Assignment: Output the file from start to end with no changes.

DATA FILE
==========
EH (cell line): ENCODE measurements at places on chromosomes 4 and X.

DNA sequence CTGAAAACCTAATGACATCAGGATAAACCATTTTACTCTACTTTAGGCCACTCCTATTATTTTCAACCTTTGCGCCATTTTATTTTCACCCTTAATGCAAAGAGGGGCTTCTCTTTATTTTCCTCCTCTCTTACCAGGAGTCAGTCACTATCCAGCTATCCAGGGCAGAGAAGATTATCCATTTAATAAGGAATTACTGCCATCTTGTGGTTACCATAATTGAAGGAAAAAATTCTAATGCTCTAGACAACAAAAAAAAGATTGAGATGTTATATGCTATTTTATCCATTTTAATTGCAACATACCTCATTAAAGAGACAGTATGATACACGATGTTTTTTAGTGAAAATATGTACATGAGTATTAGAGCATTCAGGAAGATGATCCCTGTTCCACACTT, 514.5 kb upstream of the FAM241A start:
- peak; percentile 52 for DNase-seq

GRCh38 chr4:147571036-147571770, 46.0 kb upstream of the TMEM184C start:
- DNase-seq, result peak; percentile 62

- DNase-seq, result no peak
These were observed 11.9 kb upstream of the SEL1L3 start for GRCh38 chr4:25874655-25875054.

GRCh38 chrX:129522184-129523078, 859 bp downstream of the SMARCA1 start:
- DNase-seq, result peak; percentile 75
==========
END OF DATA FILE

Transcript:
EH (cell line): ENCODE measurements at places on chromosomes 4 and X.

DNA sequence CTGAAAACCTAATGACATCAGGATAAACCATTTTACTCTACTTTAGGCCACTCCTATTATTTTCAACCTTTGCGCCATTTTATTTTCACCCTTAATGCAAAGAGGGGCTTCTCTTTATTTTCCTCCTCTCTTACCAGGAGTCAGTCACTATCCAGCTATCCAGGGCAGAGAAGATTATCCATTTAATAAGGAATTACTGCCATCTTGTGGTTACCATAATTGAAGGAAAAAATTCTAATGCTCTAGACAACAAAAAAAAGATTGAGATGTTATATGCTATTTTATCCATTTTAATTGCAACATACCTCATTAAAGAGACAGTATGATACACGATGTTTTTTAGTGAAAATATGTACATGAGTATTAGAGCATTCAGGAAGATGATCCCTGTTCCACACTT, 514.5 kb upstream of the FAM241A start:
- peak; percentile 52 for DNase-seq

GRCh38 chr4:147571036-147571770, 46.0 kb upstream of the TMEM184C start:
- DNase-seq, result peak; percentile 62

- DNase-seq, result no peak
These were observed 11.9 kb upstream of the SEL1L3 start for GRCh38 chr4:25874655-25875054.

GRCh38 chrX:129522184-129523078, 859 bp downstream of the SMARCA1 start:
- DNase-seq, result peak; percentile 75